#1 Idle cash saves US brokers
For the past month or so, it has been an absolute bloodbath for major US brokerages. From Charles Schwab to Interactive Brokers, major US brokerages are offering commission-free trading.
Apparently, the key to survival in the new world is the idle cash, i.e. the cash sitting in your brokerage accounts. One source of revenue for brokerages is to loan out clients’ cash to the market.
As of August 2019, the idle cash sitting in Schwab clients’ account total to about $3.7 trillion. And as of 2018, Schwab makes around $10.1 billion in net revenue from loaning out clients’ cash. No small change.
Should you worry about brokerages loaning out your monies?
IMO, I don’t think so. In fact, you should be worried if they are not loaning out your monies. At the end of the day, brokerages are businesses and they got to report to their shareholders. If businesses are offering you a product for free, they got to make up the lost revenue by either jacking up the prices from their other products or increase their revenue through new offerings. Corporations will not absorb losses on their books.
Furthermore, I’m almost pretty sure these brokerages have a comprehensive risk assessment policy when it comes to loaning out clients’ monies.
#2 Facebook’s crypto unloved by Visa, Mastercard and etc
I guess when your innovation has the potential to upend their business models for good, naturally, there is a going to be resistance coming from the legacy creators.
#3 Trump takes a break from slamming China
Has the pressure of getting reelected in the upcoming 2020 US election causes Trump to succumb and strike a deal with China? Or is this just part of his grand scheme?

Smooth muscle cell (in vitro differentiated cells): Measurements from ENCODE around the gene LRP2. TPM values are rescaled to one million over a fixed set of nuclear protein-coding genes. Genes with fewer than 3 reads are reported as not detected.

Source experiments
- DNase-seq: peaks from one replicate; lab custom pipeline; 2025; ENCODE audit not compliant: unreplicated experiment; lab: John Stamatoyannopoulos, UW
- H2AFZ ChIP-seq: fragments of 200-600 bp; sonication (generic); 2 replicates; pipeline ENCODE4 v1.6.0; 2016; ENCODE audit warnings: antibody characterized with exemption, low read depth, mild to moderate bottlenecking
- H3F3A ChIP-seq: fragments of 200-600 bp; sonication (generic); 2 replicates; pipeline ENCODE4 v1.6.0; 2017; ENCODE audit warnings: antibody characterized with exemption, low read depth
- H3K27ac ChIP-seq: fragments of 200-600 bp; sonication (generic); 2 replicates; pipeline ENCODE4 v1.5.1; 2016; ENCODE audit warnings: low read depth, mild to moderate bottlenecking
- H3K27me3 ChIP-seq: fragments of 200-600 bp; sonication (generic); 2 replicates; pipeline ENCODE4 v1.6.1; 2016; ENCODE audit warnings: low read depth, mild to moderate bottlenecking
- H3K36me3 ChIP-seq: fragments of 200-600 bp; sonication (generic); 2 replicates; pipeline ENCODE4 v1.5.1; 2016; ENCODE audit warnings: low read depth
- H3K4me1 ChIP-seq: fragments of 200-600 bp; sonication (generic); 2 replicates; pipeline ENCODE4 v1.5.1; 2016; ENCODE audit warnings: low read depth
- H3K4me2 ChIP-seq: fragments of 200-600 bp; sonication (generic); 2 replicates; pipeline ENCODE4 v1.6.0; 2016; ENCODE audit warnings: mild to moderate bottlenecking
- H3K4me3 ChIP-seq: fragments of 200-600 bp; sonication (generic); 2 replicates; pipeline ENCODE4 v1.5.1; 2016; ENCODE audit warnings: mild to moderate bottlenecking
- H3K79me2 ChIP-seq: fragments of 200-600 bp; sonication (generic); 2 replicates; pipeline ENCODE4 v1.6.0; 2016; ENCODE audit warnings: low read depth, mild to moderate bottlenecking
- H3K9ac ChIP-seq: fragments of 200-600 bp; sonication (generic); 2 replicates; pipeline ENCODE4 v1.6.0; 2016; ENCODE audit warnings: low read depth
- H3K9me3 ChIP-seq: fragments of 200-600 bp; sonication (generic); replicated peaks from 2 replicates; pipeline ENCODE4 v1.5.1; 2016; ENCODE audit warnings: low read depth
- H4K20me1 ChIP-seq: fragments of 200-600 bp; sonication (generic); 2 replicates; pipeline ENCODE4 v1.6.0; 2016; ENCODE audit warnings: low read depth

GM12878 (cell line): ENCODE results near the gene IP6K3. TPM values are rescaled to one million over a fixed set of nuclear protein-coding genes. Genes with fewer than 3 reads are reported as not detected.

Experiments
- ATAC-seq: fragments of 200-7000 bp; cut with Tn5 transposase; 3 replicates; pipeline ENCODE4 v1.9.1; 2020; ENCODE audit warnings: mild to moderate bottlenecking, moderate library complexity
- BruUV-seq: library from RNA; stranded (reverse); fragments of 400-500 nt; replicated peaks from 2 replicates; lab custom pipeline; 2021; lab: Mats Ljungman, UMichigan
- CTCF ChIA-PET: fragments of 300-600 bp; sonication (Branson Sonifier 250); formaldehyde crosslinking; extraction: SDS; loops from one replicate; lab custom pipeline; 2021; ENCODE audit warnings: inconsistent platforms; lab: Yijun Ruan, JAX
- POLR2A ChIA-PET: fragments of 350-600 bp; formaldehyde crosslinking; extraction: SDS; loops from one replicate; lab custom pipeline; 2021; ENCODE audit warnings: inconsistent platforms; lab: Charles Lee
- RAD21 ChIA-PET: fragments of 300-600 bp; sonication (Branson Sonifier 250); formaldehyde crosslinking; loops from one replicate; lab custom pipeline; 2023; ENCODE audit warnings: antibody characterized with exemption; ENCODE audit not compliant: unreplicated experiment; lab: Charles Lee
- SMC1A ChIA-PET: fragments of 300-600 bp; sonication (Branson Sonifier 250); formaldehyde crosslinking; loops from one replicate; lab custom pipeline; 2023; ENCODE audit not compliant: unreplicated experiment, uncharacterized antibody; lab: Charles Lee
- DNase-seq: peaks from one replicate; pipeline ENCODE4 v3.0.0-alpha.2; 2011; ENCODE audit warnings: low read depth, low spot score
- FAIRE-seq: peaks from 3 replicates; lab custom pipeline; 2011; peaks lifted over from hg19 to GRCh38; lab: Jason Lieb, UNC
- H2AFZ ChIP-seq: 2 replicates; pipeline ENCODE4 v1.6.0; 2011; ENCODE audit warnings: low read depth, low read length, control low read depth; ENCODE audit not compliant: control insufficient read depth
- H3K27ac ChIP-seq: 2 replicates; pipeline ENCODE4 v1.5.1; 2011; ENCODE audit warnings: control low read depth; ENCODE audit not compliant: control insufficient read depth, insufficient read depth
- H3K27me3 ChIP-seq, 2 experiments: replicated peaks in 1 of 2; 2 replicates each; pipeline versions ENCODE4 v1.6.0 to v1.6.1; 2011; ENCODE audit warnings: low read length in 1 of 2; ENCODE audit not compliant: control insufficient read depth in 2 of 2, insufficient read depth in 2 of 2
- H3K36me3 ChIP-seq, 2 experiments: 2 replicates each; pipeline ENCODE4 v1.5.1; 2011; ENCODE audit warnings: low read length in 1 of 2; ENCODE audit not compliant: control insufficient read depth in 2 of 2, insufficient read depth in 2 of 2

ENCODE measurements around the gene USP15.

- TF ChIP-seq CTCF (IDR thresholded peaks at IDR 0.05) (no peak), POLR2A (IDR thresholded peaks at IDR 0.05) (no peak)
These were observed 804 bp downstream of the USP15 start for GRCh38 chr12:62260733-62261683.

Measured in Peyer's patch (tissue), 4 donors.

TBH, I have no bloody idea.
Trump needs the economy to keep humming along to get the voters’ support. If the economy is in the gutter, voters may doubt his ability and question his narrative that he can strike a better deal with China, something he has been preaching all along.
#4 Japan’s BOJ monetary stimulus continues to ‘innovate’
The typical monetary stimulus would bring both short-term and long-term rate/yield down. However, in recent weeks, BOJ has been trying to lift the yields on super long-dated government bonds while depressing short-term and medium-term rates.
This is achieved by BOJ halting its purchase on super long-dated bonds to boost the yields. For the uninitiated, demand drys up, the price goes down, and the yield goes up. There is an inverse relationship between price and yield.
If you have been pulling out all the stops since 2001 and it has not been working, what does it say about the solution?
#5 Dyson closes automotive division in Singapore
Bring in Tesla. End of story.
Have a good week ahead.
Categories: Weekly Highlights